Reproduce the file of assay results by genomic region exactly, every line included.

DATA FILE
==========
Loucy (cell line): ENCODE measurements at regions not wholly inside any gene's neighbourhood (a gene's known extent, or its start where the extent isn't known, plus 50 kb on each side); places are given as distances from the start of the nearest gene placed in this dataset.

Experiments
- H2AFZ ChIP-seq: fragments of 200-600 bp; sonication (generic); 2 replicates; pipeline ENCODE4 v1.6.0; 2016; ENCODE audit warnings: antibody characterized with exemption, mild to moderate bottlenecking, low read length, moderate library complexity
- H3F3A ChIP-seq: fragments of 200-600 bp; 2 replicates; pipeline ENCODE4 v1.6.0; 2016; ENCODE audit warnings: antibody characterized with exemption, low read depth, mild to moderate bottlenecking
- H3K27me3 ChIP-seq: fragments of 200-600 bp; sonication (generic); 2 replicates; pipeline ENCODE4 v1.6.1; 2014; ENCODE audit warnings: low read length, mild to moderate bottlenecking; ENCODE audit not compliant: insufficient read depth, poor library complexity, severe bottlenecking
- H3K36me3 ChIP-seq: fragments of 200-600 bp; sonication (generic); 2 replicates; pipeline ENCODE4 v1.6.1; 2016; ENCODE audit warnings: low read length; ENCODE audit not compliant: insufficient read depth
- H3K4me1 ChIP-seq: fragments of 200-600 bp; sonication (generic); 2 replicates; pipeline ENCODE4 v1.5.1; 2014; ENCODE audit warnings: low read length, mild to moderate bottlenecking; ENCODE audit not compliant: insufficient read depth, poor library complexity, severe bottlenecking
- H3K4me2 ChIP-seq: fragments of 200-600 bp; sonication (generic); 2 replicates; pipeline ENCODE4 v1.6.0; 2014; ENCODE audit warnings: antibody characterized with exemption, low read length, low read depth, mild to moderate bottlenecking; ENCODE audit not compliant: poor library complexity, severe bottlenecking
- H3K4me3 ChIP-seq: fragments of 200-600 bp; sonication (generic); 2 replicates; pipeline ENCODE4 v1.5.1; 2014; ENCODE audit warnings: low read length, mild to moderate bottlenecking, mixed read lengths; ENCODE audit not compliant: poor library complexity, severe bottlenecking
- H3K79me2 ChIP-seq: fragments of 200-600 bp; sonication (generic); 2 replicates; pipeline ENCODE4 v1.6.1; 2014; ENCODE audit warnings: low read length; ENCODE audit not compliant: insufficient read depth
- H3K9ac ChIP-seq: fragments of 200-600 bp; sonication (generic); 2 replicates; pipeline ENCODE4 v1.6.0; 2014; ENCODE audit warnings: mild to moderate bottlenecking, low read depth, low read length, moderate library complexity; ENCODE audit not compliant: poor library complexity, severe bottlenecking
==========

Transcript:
Loucy (cell line): ENCODE measurements at regions not wholly inside any gene's neighbourhood (a gene's known extent, or its start where the extent isn't known, plus 50 kb on each side); places are given as distances from the start of the nearest gene placed in this dataset.

Experiments
- H2AFZ ChIP-seq: fragments of 200-600 bp; sonication (generic); 2 replicates; pipeline ENCODE4 v1.6.0; 2016; ENCODE audit warnings: antibody characterized with exemption, mild to moderate bottlenecking, low read length, moderate library complexity
- H3F3A ChIP-seq: fragments of 200-600 bp; 2 replicates; pipeline ENCODE4 v1.6.0; 2016; ENCODE audit warnings: antibody characterized with exemption, low read depth, mild to moderate bottlenecking
- H3K27me3 ChIP-seq: fragments of 200-600 bp; sonication (generic); 2 replicates; pipeline ENCODE4 v1.6.1; 2014; ENCODE audit warnings: low read length, mild to moderate bottlenecking; ENCODE audit not compliant: insufficient read depth, poor library complexity, severe bottlenecking
- H3K36me3 ChIP-seq: fragments of 200-600 bp; sonication (generic); 2 replicates; pipeline ENCODE4 v1.6.1; 2016; ENCODE audit warnings: low read length; ENCODE audit not compliant: insufficient read depth
- H3K4me1 ChIP-seq: fragments of 200-600 bp; sonication (generic); 2 replicates; pipeline ENCODE4 v1.5.1; 2014; ENCODE audit warnings: low read length, mild to moderate bottlenecking; ENCODE audit not compliant: insufficient read depth, poor library complexity, severe bottlenecking
- H3K4me2 ChIP-seq: fragments of 200-600 bp; sonication (generic); 2 replicates; pipeline ENCODE4 v1.6.0; 2014; ENCODE audit warnings: antibody characterized with exemption, low read length, low read depth, mild to moderate bottlenecking; ENCODE audit not compliant: poor library complexity, severe bottlenecking
- H3K4me3 ChIP-seq: fragments of 200-600 bp; sonication (generic); 2 replicates; pipeline ENCODE4 v1.5.1; 2014; ENCODE audit warnings: low read length, mild to moderate bottlenecking, mixed read lengths; ENCODE audit not compliant: poor library complexity, severe bottlenecking
- H3K79me2 ChIP-seq: fragments of 200-600 bp; sonication (generic); 2 replicates; pipeline ENCODE4 v1.6.1; 2014; ENCODE audit warnings: low read length; ENCODE audit not compliant: insufficient read depth
- H3K9ac ChIP-seq: fragments of 200-600 bp; sonication (generic); 2 replicates; pipeline ENCODE4 v1.6.0; 2014; ENCODE audit warnings: mild to moderate bottlenecking, low read depth, low read length, moderate library complexity; ENCODE audit not compliant: poor library complexity, severe bottlenecking